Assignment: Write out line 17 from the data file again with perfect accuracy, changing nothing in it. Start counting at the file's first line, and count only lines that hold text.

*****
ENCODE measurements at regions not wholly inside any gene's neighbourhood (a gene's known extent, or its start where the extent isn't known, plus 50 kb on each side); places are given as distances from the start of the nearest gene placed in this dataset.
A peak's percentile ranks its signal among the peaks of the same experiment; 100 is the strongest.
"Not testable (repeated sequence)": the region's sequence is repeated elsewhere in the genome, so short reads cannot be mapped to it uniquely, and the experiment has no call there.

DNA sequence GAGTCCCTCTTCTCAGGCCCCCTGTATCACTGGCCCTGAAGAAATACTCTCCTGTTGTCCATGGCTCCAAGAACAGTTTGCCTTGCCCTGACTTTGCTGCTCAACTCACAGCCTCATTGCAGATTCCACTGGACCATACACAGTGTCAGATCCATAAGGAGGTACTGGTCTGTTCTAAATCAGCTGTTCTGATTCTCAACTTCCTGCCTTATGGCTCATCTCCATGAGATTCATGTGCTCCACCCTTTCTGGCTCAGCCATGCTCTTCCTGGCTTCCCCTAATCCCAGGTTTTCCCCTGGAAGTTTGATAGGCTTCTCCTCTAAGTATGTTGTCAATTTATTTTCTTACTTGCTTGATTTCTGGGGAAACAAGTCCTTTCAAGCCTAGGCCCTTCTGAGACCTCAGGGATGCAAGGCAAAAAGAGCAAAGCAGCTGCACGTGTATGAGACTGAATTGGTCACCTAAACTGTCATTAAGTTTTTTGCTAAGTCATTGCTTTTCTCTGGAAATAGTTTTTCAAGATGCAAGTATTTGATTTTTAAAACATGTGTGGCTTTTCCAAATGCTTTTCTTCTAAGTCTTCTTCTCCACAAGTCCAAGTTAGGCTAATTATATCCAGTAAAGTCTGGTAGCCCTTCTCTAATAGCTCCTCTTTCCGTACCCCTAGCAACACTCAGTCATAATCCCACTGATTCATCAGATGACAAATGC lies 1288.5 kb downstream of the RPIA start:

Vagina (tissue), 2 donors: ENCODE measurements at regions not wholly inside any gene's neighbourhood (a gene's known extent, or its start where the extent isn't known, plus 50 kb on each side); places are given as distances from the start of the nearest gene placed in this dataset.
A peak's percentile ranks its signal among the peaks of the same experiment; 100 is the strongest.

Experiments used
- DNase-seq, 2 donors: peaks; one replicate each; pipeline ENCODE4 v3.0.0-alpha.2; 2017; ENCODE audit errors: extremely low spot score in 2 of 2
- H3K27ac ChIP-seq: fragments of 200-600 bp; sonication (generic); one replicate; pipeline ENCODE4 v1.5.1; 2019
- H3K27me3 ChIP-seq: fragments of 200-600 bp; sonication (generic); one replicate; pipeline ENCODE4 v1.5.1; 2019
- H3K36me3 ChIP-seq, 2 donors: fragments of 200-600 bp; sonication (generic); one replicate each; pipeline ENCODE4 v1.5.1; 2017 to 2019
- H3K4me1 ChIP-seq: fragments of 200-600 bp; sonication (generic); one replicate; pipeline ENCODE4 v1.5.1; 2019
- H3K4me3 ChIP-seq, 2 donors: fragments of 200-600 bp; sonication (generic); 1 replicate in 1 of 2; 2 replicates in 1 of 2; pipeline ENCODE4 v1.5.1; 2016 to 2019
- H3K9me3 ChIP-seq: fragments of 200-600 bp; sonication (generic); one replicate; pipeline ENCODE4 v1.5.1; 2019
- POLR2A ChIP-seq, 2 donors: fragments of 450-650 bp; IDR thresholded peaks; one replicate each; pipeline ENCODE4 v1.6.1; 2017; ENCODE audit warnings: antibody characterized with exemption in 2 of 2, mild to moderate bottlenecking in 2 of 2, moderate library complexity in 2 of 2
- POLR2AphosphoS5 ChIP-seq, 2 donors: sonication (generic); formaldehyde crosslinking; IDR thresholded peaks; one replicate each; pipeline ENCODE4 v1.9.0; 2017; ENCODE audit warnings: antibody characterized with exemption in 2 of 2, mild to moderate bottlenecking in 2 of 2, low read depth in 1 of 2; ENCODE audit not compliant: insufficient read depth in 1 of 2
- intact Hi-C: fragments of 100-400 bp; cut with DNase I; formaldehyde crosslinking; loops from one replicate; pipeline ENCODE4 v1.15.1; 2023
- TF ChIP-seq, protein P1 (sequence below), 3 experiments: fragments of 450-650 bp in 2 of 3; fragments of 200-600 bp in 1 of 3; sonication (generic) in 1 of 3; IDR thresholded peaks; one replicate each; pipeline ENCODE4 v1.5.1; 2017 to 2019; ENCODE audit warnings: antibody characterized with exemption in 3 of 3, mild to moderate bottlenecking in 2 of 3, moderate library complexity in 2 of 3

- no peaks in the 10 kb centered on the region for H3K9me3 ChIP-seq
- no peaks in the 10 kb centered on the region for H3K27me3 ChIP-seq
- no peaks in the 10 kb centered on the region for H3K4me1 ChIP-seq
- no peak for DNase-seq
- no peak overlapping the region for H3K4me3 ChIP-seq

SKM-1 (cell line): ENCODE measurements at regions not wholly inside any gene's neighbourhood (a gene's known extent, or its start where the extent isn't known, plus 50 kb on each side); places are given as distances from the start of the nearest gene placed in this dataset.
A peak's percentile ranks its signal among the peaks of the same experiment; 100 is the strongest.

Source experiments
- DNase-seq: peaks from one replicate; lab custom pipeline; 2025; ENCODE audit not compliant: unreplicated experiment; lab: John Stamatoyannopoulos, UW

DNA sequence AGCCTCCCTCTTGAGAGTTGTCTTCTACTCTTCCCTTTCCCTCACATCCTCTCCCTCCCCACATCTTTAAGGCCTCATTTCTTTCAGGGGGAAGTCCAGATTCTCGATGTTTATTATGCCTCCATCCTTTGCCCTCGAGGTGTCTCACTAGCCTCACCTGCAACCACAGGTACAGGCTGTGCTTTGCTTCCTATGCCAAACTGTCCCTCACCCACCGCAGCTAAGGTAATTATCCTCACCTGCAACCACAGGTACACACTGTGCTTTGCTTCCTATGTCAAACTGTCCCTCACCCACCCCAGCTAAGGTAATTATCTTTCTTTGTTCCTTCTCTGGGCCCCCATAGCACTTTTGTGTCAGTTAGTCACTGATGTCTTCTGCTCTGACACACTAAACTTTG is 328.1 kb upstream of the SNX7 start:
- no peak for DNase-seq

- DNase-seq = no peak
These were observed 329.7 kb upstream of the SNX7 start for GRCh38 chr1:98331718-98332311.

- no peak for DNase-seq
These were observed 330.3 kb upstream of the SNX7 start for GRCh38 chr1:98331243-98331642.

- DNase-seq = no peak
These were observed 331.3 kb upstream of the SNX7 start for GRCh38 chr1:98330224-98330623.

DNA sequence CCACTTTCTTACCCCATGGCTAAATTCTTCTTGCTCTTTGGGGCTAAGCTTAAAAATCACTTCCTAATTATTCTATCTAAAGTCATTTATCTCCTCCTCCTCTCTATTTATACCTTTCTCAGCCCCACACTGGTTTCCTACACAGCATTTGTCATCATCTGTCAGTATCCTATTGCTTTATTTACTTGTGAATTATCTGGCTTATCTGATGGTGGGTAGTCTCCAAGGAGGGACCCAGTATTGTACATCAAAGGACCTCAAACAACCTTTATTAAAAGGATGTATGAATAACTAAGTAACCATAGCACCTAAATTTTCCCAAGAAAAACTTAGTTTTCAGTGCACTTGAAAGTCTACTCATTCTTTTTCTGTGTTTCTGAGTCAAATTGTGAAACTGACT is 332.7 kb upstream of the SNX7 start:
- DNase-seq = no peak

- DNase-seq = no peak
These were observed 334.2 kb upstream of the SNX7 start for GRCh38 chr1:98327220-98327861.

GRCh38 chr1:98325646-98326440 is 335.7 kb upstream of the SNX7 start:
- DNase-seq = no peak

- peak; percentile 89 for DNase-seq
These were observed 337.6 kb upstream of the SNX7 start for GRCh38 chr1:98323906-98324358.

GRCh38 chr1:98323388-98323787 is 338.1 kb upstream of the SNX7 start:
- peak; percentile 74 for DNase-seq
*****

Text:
- intact Hi-C: fragments of 100-400 bp; cut with DNase I; formaldehyde crosslinking; loops from one replicate; pipeline ENCODE4 v1.15.1; 2023